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    Sara Jaaksola Reply:

    Let us know how it feels like back home!

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  • chinaelevatorstories

    In my first year in China I wasn’t asked once for a picture (which I’m not too unhappy about). Now, people take more pictures because it’s more convenient with all the smart phones and stuff than it used to be in 2009, but I still hardly get asked for pictures (except if I’m traveling). I’m not a fan of taking pictures with random strangers and depending on my mood, I’ll sometimes decline. It’s nice that they ask and don’t just take pictures without asking, but I sometimes just don’t feel like having taken pictures of. Once I thought that a guy was so rude with taking pictures of me that I asked him directly if he thinks this kind of behaviour is appropriate. But, obviously, this doesn’t only happen to foreigners. A guy in a Chinese friend’s home village once took a lot of pictures of her and when she confronted him, he told her he took pictures because she was so beautiful. The concept of privacy is a bit different in China than it would be in many Western countries.

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    Sara Jaaksola Reply:

    Good points! Nowadays we, and especially Chinese, take so many photos with out mobiles that it’s getting more frequent to be asked for photos too than before. Chinese also take photos of each other, like you said, and sometimes these can be seen in the news too when people take photos of or film situations, accidents, etc.

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  • Jen Minghini

    i lived in shenzhen for 4 years. my 2 young daughters, with light colored curly hair constantly had their picture taken. some without permission and some with. they constantly were touching them as well. the pictures didn’t bother my daughters or me, but the constantly touching them did. people did take my picture as well, but not nearly as much as my daughters. several times it was like a paparazzi mob scene. one person started taking their pic and then more and more gathered until a crowd was taking their pic. i then took a picture of the crowd taking a picture of my girls. too funny. we now live in the middle east and it is totally different.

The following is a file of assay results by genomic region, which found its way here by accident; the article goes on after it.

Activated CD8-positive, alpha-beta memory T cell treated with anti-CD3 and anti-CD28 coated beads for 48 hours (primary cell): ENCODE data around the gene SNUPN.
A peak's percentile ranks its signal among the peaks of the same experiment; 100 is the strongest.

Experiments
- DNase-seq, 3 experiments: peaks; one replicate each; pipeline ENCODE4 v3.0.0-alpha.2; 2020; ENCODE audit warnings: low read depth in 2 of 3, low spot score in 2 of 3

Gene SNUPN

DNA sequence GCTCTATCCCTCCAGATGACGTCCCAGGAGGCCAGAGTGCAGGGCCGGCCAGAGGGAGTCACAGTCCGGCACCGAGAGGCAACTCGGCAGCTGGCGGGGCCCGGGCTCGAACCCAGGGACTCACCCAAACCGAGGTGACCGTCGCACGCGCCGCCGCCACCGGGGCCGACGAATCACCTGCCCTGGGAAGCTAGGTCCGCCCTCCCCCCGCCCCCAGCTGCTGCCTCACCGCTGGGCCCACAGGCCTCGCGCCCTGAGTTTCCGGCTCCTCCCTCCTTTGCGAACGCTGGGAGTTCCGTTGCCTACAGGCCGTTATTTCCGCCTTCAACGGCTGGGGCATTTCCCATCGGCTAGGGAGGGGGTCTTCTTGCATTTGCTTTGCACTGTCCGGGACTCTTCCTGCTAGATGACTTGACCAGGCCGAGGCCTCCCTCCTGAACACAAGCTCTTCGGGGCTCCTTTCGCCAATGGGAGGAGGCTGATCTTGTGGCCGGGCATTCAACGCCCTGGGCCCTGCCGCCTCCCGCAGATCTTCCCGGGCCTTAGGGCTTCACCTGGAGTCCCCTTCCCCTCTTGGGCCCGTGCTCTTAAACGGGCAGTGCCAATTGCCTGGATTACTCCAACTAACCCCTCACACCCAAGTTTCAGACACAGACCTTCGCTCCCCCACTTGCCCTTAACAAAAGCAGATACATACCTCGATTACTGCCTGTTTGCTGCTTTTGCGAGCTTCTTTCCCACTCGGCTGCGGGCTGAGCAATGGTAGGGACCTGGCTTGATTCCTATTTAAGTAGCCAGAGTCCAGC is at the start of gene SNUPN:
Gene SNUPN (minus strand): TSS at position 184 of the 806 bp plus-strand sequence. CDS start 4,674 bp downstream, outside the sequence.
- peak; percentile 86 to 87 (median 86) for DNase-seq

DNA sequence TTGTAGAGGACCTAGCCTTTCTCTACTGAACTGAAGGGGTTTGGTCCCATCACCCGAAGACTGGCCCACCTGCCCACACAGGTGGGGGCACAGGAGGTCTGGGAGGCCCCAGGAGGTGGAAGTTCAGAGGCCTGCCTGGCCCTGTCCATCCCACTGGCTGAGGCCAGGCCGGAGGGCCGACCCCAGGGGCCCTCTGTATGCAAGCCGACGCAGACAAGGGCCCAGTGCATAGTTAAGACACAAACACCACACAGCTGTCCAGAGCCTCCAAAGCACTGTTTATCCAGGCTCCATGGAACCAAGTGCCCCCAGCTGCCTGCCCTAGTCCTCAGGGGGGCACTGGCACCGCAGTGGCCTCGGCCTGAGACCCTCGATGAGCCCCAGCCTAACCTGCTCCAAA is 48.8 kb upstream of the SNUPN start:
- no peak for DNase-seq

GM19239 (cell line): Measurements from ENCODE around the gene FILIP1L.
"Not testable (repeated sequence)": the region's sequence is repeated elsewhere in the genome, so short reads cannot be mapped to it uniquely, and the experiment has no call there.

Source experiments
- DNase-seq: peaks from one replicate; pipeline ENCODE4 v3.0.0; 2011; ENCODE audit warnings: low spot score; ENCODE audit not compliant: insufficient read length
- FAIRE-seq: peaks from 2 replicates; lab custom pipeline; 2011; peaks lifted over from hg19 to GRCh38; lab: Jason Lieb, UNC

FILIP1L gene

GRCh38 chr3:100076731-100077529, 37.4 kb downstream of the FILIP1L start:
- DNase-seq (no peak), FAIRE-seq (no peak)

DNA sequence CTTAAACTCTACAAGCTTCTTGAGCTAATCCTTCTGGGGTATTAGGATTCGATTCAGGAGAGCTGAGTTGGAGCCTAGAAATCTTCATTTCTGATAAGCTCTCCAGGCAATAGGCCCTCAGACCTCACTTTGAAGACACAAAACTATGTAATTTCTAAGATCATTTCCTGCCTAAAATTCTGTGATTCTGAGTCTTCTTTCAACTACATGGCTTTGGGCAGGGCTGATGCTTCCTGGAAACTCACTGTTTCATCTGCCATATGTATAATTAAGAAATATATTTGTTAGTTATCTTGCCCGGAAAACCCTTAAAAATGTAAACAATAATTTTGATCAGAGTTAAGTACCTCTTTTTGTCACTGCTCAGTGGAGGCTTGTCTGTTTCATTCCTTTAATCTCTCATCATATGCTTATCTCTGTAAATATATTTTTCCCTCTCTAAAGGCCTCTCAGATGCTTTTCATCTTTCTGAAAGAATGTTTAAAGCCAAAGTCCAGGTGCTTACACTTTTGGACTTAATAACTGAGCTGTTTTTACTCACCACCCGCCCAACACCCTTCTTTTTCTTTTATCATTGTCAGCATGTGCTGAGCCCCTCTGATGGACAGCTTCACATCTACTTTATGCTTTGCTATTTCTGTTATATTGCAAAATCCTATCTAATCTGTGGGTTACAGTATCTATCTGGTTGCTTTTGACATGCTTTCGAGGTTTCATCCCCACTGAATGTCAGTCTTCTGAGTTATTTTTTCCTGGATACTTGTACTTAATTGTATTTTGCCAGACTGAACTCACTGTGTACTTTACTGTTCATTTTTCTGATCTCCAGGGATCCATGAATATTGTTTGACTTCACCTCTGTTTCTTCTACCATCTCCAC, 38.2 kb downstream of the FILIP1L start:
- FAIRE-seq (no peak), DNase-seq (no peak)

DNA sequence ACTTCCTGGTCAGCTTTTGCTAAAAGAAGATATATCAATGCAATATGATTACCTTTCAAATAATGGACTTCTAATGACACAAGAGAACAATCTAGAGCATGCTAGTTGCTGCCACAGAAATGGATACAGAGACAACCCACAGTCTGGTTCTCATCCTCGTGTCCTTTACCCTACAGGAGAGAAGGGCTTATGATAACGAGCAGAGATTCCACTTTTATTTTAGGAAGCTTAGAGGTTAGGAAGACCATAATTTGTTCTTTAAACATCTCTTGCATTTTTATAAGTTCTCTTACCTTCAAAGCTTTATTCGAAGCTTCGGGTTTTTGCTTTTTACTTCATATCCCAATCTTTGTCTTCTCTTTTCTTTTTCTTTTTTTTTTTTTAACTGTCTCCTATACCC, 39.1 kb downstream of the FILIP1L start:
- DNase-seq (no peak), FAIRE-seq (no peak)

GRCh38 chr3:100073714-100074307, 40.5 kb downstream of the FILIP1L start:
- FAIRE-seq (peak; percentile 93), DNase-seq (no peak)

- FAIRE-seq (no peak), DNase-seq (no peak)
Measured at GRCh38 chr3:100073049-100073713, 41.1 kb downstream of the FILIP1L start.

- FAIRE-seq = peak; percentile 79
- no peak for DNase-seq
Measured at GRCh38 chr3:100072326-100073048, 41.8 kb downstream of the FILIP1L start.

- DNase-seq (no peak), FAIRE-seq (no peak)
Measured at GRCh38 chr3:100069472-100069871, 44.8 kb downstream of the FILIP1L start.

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    Sara Jaaksola Reply:

    I read blogs by Finnish families living in China and they have the same experience, especially with blonde kinds.

    It seems that Chinese kids have much higher tolerance for strangers approaching them as they are used to having lots of people around. Kids in Finnish are much more shyer and might cry even.

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    xun Reply:

    Yeah, the hands of strangers who are walking outside are dirty, they’ve touched cash, armrest of bus, shoelace, backside of their pants…haha, when I was a little boy, every time my parents’ colleagues wanted to touch me, I always kicked their legs and ran away.

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  • Tobias

    I’m Swedish, and overweight, which adds to the novelty. My wife and I was recently at my sister-in-law’s wedding in a tiny village with muddy roads, way up on a hill in the middle of Hunan. The guests on my now brother-in-law’s side were all very keen on taking pictures of me, and since I was in slightly irritated mood because of the MC’s insistence on having nearly maximum volume on the speakers my wife I were sitting next to, I just stared back into the cameras.

    My mood was restored later when my wife’s maternal uncle, whose Chinese I can’t understand one bit, gave my two-hand handshake and the kindest smile I’ve seen in a few years.

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    Tobias Reply:

    My wife and I were sitting*
    Gave me a*

    Seems I should sleep.

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    Sara Jaaksola Reply:

    What a great uncle to give you such a warm welcome!

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  • Oh, yes, we’ll return to China in a few days and I am already anticipating what will happen… It is bad when you’re alone, a bit worse if you’re holding hands with your Chinese boyfriend/husband, terrible if you’re with your husband and your in-laws at the same time, and things just sky-rocket when you have a kid.

    Let me tell you: There’s only one thing the laowai-shouting-Chinese* like more than blonde kids: 混血兒. I already experienced it many times: people talking about me thinking I don’t understand, trying to guess where we come from, asking for English classes, sneaking pictures of me and/or of my kid, surrounding us when we were out and about my husband’s city and talking to us once they find out I speak Chinese too… This year will be the first one I’m in China with 2 kids. That’s the closest one can get to experiencing life as a celebrity :-P

    Do I like it? I often find it heart-warming and welcoming, it’s not ill meant. I don’t mind saying time and time again how much I like Chinese food, and how English is as much of a foreign language to me as it is to them… The only thing I dislike is when they take pictures of my kids without asking me first. And when they gossip about us like we’re not there. Some time before, they have mistaken my husband for a Japanese or for my translator and said rude things (“all foreigners are dumb!”, “we can get this laowai to pay more and split the earnings!”, things like that).